DNREC’s Division of Fish & Wildlife schedules training in Lewes for volunteer beachnesting bird monitors

LEWES (April 11, 2019) – Volunteers wanting to help protect Delaware’s beachnesting birds, including federally-listed threatened piping plovers, are invited to join DNREC’s Division of Fish & Wildlife monitoring team at a training session to be held from 10 a.m. to noon, Saturday, May 4, at Cape Henlopen State Park’s Biden Environmental Training Center, 15099 Cape Henlopen Drive, Lewes, DE 19958.

The training session will begin with a slideshow, followed by a discussion about the monitoring program and how volunteers can help ensure that beachnesting shorebirds are not disturbed while nesting and rearing their chicks. Light refreshments will be provided.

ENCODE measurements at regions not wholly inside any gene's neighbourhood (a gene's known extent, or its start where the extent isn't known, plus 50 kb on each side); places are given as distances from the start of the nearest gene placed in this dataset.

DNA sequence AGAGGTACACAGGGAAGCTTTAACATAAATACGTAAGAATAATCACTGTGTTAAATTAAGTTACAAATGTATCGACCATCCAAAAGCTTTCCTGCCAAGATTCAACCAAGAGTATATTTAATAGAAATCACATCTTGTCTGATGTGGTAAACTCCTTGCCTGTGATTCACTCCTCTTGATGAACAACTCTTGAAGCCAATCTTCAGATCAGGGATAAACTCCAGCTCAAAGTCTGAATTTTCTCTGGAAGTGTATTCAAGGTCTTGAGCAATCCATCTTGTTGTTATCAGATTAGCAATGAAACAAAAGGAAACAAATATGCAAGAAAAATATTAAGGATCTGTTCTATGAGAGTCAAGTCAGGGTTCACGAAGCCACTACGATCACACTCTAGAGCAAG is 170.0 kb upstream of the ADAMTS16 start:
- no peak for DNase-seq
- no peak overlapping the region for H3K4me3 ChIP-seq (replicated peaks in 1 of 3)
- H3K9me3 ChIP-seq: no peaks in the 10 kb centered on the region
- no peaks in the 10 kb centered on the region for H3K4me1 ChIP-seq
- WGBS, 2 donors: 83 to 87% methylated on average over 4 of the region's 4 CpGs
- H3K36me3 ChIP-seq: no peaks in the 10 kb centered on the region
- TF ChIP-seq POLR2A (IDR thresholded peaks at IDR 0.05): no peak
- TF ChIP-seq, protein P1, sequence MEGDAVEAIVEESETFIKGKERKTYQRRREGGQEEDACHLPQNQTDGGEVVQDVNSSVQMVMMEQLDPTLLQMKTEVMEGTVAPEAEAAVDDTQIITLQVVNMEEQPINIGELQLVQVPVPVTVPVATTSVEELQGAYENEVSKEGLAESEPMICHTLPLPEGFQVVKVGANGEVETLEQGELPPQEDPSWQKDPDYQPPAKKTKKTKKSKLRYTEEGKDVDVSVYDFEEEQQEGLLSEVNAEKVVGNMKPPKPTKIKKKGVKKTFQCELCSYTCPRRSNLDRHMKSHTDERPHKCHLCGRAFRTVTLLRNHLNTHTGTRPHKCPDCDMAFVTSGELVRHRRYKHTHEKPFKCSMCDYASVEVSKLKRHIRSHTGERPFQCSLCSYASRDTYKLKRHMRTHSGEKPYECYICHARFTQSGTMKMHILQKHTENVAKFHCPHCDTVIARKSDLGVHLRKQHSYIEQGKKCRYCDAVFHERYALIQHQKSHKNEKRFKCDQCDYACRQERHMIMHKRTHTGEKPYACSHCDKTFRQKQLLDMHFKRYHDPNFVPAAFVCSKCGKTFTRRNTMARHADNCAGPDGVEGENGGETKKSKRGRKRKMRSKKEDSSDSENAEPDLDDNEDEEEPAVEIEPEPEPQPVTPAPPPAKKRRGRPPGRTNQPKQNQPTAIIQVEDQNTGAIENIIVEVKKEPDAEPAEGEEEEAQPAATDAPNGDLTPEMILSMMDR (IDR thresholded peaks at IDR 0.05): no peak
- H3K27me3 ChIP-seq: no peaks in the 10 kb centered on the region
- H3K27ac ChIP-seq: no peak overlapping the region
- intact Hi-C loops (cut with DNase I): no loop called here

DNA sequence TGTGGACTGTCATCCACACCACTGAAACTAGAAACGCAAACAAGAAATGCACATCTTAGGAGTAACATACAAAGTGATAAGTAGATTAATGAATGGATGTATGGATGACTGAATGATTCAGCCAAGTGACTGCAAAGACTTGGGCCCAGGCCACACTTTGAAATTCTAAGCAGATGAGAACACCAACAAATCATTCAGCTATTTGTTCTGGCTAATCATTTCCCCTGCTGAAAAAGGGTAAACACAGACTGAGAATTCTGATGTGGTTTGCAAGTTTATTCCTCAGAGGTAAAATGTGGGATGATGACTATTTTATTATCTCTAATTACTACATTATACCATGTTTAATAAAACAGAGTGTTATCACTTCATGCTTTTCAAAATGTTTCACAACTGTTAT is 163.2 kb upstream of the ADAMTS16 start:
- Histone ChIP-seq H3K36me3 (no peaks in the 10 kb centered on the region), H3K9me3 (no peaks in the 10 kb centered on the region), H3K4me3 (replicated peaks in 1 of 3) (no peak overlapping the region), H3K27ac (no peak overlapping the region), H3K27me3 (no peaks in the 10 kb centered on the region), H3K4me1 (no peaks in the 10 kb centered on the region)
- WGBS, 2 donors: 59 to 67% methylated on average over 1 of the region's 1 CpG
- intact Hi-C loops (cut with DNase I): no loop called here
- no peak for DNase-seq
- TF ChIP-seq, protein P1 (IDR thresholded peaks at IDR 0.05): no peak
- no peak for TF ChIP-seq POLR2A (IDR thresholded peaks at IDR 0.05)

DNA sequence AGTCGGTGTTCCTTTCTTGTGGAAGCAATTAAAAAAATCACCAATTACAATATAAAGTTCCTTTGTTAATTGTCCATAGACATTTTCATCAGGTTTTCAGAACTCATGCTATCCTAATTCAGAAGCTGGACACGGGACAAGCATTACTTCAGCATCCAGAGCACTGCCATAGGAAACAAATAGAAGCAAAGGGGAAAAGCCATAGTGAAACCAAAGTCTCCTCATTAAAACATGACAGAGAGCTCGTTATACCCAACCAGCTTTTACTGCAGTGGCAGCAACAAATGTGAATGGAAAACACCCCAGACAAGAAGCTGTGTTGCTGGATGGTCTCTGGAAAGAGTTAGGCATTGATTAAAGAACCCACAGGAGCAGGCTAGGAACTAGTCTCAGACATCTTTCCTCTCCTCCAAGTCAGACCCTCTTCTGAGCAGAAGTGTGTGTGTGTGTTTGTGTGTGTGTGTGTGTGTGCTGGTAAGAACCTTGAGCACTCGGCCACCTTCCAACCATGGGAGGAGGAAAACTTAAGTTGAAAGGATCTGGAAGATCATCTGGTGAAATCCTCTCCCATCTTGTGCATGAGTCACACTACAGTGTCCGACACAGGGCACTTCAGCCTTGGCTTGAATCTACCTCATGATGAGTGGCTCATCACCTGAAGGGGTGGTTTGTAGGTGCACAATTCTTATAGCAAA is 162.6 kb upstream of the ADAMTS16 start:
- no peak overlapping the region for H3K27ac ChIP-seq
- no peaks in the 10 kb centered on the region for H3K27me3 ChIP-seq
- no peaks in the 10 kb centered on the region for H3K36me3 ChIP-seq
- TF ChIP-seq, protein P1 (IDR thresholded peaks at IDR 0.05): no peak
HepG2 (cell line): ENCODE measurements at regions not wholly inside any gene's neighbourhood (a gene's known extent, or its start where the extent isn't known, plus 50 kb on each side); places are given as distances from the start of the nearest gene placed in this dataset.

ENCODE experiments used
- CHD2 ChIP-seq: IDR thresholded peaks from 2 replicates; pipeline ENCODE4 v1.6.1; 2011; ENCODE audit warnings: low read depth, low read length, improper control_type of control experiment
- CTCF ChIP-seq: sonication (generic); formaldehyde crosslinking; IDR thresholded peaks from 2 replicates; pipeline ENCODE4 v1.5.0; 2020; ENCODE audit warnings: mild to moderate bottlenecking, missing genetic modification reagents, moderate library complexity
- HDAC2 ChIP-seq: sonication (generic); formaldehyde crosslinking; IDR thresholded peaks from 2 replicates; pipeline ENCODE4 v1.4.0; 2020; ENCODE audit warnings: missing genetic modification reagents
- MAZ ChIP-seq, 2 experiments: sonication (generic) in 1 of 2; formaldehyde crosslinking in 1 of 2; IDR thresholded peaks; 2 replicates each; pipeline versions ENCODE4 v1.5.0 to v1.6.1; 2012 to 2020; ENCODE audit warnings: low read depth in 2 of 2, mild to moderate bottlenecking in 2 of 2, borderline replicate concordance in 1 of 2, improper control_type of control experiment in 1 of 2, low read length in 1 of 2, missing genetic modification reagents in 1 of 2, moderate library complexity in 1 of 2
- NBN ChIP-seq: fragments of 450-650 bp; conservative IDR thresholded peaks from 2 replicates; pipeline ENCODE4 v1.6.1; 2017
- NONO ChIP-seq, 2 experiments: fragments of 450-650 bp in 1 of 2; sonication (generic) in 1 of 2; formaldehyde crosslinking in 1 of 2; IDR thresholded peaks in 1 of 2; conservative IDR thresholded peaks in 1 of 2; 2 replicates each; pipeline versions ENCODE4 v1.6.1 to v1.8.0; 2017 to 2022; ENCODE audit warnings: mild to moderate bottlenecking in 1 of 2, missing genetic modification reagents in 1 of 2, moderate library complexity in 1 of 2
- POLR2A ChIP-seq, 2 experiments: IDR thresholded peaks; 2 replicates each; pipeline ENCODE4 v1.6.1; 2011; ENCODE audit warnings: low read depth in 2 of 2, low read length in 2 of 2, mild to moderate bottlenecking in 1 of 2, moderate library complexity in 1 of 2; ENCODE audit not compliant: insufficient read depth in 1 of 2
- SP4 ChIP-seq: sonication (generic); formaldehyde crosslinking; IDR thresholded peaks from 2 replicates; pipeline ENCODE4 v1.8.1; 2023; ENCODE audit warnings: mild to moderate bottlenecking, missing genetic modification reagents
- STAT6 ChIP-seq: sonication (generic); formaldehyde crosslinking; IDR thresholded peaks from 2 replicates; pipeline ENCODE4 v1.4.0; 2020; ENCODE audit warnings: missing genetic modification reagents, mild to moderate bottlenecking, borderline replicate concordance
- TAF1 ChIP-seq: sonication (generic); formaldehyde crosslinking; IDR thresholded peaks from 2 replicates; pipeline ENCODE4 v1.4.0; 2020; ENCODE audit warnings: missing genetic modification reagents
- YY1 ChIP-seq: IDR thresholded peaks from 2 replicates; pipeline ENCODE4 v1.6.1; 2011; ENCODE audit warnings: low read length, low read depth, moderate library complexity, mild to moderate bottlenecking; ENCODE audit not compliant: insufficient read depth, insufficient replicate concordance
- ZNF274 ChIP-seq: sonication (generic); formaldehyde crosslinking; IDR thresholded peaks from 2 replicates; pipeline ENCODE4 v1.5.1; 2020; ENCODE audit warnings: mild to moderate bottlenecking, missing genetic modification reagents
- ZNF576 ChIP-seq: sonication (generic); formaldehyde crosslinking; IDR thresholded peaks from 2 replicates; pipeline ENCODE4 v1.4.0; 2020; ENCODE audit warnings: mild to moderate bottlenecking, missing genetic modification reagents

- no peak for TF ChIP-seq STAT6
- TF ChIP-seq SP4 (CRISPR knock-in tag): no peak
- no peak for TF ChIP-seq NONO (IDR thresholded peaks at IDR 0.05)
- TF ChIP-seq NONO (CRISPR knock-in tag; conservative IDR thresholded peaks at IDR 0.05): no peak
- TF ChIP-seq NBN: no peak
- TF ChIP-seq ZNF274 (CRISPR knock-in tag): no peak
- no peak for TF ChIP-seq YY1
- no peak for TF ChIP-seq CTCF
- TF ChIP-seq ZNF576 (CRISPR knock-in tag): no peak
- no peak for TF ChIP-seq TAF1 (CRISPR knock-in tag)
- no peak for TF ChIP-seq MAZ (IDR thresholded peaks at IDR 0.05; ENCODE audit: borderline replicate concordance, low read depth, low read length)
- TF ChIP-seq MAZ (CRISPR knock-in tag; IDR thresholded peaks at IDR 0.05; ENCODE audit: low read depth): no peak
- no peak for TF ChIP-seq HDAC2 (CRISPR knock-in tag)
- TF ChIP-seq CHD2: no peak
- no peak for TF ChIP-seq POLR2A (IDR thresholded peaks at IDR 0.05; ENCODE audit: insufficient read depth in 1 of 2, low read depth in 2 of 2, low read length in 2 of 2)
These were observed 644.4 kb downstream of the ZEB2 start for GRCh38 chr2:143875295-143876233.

Weather permitting, the group will finish the session by venturing out to the Point at Cape Henlopen to look for piping plovers and other shorebirds likely to be feeding on the tidal flats. Birding scopes and binoculars will be available for use, but volunteers are encouraged to bring their own optics if they have them.

Volunteers are an important component in the Division of Fish & Wildlife’s conservation efforts. When stationed on the boundaries of the bird nesting areas, volunteers can explain to beachgoers the importance of closing these nesting areas to prevent human disturbance and to increase the nesting success of the birds.

Pre-registration for the training is encouraged, but volunteers also will be accepted at the door. Park entrance fees will be waived for volunteers attending the training. For more information on the training, beachnesting birds, or monitoring efforts, please visit piping plover or contact Henrietta Bellman at 302-735-3612 or Henrietta.Bellman@delaware.gov.

Follow the Division of Fish & Wildlife on Facebook, https://www.facebook.com/DelawareFishWildlife.